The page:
The Globe was a newspaper in Toronto, Ontario, Canada, founded in 1844 by George Brown as a Reform voice. It merged with The Mail and Empire in 1936 to form The Globe and Mail.


The Globe began as a weekly newspaper on March 5, 1844. From August 1844 it was printed on the first cylinder press in Canada West. The press was able to print 1,250 papers in one hour, many more than the old Washington hand press which could only produce 200 an hour. In September 1846, The Globe became a semi-weekly, in 1849 it became weekly again, and soon tri-weekly editions were established. The Globe was very popular for providing information on the anti-slavery movements in the United States, Great Britain, and the British North American colonies during the 1840s and 1850s[1] and was one of the leading advocates of the Canadian anti-slavery movement.

By the 1850s, The Globe was an independent newspaper and moved toward a radical, Clear Grit position. The first overseas correspondent from a Toronto newspaper was sent to Great Britain in 1851 by The Globe. On October 1, 1853, The Daily Globe appeared, and from 1861 to 1911 both morning and evening editions were published.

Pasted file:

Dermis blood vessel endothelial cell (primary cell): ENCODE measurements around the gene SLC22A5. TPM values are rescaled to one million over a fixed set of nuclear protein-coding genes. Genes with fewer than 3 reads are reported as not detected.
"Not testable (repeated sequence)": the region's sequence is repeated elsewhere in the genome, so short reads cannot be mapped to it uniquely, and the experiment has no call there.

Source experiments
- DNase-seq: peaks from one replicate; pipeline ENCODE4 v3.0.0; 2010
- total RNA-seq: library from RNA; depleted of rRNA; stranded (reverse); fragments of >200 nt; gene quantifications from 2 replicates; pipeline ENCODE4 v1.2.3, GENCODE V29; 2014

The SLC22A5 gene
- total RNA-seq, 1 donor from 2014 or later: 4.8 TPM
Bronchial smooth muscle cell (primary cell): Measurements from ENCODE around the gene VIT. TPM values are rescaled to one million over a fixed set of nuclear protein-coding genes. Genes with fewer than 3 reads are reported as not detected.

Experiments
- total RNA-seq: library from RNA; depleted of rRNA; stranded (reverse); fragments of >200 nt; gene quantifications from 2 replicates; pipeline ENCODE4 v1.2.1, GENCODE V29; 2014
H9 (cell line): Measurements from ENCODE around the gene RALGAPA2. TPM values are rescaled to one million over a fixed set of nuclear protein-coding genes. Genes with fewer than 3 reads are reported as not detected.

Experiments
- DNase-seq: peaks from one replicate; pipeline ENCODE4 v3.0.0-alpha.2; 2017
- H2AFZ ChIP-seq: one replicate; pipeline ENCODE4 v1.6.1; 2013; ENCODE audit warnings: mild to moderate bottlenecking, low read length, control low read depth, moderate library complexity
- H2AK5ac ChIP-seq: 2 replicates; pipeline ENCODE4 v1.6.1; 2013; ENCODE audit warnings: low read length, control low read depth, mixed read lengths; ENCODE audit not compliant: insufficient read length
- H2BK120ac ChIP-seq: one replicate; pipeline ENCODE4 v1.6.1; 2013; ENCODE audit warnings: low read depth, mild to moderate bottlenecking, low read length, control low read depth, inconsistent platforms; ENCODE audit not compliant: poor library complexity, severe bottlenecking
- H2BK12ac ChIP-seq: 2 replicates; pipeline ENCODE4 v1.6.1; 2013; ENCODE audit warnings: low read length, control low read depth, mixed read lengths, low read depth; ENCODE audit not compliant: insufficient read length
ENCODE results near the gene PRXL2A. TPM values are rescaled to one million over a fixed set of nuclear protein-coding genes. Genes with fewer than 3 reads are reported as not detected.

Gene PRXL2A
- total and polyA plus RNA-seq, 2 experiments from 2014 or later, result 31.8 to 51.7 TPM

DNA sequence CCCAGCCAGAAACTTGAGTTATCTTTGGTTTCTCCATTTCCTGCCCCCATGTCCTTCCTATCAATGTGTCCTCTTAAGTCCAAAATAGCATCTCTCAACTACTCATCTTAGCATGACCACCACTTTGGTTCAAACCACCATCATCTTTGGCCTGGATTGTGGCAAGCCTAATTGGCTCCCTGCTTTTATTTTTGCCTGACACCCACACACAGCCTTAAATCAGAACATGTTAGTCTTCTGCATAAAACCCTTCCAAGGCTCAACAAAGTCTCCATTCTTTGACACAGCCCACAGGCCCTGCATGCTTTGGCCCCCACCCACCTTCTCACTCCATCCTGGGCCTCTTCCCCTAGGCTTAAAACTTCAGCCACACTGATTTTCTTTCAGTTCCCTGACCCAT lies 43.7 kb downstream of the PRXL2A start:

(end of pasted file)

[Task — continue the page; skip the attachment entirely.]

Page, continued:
In 1855, The Globe acquired both The Examiner and The North American, and in 1936 it absorbed The Mail and Empire to form the modern Globe and Mail.[2]


This page uses Creative Commons Licensed content from Wikipedia. (view article). (view authors).
This page uses content from Wikinfo . The original article was at Wikinfo:The Globe (Toronto).
The list of authors can be seen in the (view authors). page history. The text of this Wikinfo article is available under the GNU Free Documentation License and the Creative Commons Attribution-Share Alike 3.0 license.

Ad blocker interference detected!

Wikia is a free-to-use site that makes money from advertising. We have a modified experience for viewers using ad blockers

Wikia is not accessible if you’ve made further modifications. Remove the custom ad blocker rule(s) and the page will load as expected.